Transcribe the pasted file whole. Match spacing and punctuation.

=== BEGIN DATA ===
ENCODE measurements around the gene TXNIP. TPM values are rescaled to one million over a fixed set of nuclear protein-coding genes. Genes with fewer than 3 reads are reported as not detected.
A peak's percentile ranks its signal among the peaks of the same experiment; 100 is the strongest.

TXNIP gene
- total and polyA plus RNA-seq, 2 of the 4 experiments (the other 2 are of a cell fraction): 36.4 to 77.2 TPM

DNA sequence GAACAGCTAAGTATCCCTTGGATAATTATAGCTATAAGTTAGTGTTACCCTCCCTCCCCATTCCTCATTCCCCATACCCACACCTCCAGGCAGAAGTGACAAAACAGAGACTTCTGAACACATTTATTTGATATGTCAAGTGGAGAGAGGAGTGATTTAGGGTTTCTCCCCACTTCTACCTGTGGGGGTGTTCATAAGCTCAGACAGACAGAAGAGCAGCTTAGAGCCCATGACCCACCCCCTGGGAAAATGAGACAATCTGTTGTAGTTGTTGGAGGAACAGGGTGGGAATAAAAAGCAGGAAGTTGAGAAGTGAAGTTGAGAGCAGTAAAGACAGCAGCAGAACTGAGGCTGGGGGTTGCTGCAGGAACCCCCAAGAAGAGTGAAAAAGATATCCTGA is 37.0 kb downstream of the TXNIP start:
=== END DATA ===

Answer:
ENCODE measurements around the gene TXNIP. TPM values are rescaled to one million over a fixed set of nuclear protein-coding genes. Genes with fewer than 3 reads are reported as not detected.
A peak's percentile ranks its signal among the peaks of the same experiment; 100 is the strongest.

TXNIP gene
- total and polyA plus RNA-seq, 2 of the 4 experiments (the other 2 are of a cell fraction): 36.4 to 77.2 TPM

DNA sequence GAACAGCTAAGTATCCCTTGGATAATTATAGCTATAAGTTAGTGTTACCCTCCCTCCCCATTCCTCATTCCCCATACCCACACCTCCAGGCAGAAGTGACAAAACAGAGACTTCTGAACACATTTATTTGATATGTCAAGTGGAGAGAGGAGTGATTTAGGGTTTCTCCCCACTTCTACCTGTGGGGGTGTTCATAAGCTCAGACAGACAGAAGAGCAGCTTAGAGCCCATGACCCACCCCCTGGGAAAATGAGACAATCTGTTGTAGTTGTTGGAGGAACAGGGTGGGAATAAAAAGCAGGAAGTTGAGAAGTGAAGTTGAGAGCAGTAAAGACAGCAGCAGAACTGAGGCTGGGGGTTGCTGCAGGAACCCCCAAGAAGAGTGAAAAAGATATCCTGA is 37.0 kb downstream of the TXNIP start: